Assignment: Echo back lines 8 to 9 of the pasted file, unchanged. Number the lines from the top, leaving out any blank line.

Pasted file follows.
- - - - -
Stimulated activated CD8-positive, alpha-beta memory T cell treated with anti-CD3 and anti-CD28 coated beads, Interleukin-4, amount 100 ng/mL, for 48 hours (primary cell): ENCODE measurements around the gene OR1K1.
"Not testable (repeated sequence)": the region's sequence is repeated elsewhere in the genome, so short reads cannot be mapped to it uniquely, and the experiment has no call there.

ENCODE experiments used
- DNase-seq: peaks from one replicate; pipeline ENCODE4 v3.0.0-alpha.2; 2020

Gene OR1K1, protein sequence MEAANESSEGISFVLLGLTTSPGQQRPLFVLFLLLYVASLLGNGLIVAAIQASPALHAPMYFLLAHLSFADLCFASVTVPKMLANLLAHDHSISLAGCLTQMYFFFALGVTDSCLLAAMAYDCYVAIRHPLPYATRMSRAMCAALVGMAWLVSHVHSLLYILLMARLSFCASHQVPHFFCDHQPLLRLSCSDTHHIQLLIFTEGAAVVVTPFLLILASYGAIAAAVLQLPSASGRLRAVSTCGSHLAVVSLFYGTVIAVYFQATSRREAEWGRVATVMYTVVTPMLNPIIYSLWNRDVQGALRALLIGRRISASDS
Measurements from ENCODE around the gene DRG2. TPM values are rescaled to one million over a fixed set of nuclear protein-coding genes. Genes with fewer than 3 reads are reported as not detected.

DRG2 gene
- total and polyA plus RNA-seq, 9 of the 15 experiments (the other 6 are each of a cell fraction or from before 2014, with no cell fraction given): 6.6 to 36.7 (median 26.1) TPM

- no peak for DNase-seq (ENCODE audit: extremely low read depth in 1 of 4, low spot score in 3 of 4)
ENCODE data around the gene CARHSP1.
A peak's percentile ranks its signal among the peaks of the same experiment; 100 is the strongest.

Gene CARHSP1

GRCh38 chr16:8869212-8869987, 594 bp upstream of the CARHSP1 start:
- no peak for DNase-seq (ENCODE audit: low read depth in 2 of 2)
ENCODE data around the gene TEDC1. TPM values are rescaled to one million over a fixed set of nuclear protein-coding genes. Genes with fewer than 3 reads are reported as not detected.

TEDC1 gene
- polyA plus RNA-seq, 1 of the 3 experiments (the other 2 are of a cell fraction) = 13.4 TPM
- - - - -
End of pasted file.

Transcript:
- total and polyA plus RNA-seq, 9 of the 15 experiments (the other 6 are each of a cell fraction or from before 2014, with no cell fraction given): 6.6 to 36.7 (median 26.1) TPM

- no peak for DNase-seq (ENCODE audit: extremely low read depth in 1 of 4, low spot score in 3 of 4)